PS: I’ve finally succumbed and added Ebooks as a category rather than just a tag!

Brain Shots: A nice promotion by Waterstone’s & The Bodley Head

Very nice idea from Waterstones & The Bodley Head! Clever way to take advantage of the digital form preference for shorter material and yet promote the longer form books in both print and digital, savvy!

Brilliant ideas are at the heart of the books published by Bodley Head (part of the Random House Group) – but knowing that not everyone has the time to read all 400+ pages of each of their titles they’ve created Brain Shots: ‘big idea’ books in a byte-sized format.

via Fiction, Children’s books, eBooks, Non-fiction books, textbooks and more at Waterstone’s.

Luke Johnson Agrees With Me

Waterstones Logo

Waterstones LogoA few months ago I wrote this:

As readers shift to digital, the economics of book shops will become skewed, favouring online emporia. Booksellers can react by hand-selling to customers and making themselves relevant, in the way that Raven Books in Blackrock, Co Dublin, has. (I am increasingly sure of finding a pile of relevant books there every time I walk in). No doubt this will mean concentrating on older, out-of-print, and second-hand books, titles that appeal directly to the customer, and print-on-demand works (though I am less convinced of the economic case for this).

Whatever way you look at it, as a big book-buyer I should be a chain store’s best customer. Instead, like many avid readers, I’m what’s killing them.

The Sunday Times – Think Tank: Lost In The Amazon
&
Eoin Purcell’s Blog – Bookshop Are Dead And I Killed Them

Then today I read an interview with Luke Johnson who ran Borders for a time. this is what he said:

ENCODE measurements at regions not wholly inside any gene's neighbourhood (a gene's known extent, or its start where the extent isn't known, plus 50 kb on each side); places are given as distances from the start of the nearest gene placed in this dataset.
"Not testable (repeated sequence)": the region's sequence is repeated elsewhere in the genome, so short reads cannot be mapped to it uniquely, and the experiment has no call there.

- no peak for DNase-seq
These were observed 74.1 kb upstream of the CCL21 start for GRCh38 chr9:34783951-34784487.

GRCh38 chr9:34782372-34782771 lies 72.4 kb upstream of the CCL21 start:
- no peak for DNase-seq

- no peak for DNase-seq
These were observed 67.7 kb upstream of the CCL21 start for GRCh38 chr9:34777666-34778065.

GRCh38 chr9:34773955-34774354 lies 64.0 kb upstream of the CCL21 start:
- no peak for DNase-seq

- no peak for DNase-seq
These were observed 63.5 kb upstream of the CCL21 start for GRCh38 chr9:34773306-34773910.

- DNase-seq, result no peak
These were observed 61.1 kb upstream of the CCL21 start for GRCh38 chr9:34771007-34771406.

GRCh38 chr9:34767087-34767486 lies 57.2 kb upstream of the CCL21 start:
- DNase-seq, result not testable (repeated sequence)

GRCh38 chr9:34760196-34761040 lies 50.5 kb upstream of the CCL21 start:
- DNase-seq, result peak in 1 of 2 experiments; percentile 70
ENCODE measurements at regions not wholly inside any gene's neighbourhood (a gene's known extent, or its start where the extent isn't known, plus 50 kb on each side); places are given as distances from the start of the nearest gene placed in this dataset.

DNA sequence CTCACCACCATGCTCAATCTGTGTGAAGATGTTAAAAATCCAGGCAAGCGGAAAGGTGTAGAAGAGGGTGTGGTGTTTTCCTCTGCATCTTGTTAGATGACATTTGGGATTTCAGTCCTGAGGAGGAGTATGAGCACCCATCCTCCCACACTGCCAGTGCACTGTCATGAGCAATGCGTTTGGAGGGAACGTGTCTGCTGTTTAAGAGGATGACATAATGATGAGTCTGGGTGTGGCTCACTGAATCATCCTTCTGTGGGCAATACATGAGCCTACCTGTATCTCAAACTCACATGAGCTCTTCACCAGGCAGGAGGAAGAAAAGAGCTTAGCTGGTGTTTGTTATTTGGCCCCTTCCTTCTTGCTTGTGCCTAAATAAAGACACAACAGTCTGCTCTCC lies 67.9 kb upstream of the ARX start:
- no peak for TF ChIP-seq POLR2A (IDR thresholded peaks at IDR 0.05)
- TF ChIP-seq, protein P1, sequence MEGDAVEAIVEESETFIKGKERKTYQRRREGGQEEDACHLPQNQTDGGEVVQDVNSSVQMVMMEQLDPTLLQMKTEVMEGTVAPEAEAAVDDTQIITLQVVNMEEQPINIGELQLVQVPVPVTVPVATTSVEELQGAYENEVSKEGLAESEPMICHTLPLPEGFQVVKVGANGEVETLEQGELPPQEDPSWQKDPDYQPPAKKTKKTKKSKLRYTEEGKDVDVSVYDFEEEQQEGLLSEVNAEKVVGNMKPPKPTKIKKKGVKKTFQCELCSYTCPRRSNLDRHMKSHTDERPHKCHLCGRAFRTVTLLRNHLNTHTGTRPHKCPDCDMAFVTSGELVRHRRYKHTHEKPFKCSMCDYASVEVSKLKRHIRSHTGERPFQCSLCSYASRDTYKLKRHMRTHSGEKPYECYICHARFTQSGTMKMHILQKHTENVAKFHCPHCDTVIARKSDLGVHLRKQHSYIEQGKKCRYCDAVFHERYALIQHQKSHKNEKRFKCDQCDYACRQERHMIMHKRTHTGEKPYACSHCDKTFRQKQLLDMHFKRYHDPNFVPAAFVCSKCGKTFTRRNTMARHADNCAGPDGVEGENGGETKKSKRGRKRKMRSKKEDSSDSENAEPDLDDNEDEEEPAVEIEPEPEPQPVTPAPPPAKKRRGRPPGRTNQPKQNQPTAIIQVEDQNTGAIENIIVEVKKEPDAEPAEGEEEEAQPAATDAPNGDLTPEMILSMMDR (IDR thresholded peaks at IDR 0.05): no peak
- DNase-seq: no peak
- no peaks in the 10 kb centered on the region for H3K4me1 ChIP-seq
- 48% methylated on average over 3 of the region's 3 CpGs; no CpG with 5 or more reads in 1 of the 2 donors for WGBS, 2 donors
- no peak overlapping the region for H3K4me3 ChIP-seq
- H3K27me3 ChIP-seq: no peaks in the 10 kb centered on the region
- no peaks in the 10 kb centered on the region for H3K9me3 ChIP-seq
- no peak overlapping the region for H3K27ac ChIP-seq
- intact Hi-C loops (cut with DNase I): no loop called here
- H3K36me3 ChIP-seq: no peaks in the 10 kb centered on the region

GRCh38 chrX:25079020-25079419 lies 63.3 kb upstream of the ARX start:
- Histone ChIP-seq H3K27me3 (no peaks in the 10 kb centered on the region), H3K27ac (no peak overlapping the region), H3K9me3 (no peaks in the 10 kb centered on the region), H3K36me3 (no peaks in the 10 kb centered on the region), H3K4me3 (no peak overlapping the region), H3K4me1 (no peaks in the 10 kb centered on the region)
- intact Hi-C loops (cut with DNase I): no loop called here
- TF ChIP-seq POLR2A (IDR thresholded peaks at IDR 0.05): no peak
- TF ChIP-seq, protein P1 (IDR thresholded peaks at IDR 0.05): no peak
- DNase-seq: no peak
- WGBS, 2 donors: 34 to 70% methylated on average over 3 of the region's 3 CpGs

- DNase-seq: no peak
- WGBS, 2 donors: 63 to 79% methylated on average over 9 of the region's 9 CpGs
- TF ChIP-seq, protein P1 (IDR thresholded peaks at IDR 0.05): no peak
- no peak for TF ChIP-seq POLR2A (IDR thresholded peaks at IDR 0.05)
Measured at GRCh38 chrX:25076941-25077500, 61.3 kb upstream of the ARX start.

I bought Borders thinking we could turn it around. I believed wrongly we could reverse the downturn in high street book sales. It’s a great sadness that we couldn’t. In my opinion, the high street book store is doomed.

He did say, that there was hope for stores like Watersones and that:

Publishers I’ve spoken to agree that the one-size-fits-all bookstore doesn’t have a future. But there is still room for independents that know their customers.

I agree the local independent have a chance. But the utterly depressing reality is that at least in the UK and Ireland, big high street stores are in trouble. Eason remains dominant here and may well gain some advantage from that, especially as supermarkets have been slower to take big steps into books (though Tesco is having an impact) but the slide is inevitable.

It contrasts fairly remarkably with the confidence of Barnes & Noble as pointed to in the last post.

One point that struck me yesterday was Waterstone’s belief in the power of ebook sales to drive their growth in their press release they said they had and ‘Excellent start for e-books at waterstones.com, approaching one million downloads.’

That makes two major booksellers on different sides of the water with hope of decent sales of ebooks. Interesting news I think anyway. perhaps if they can peel some of the sales away from Amazon in print, drive for sales in ebooks and slowly but surely wind down their bricks and mortar stores, they can avoid the downfall scenario I had originally envision and emerge as slimmer chains selling mostly virtually.

Here’s hoping,
Eoin

The Sony Reader WILL be on sale in Ireland

Eoin Purcell

You forget how easy a phone call can resolve questions sometimes
Or at least I do. In any case a quick call to Waterstones on Dawson Street, Dublin left me in no doubt about whether the Sony Reader will be available in September:

IT WILL BE

It will go on sale 4th September 2008, priced at €249 with free content and 500 bonus points for Waterstones card holders. Good news I should think, for all those who have an interest!

I’ll buy it, I can feel it in my bones,
Eoin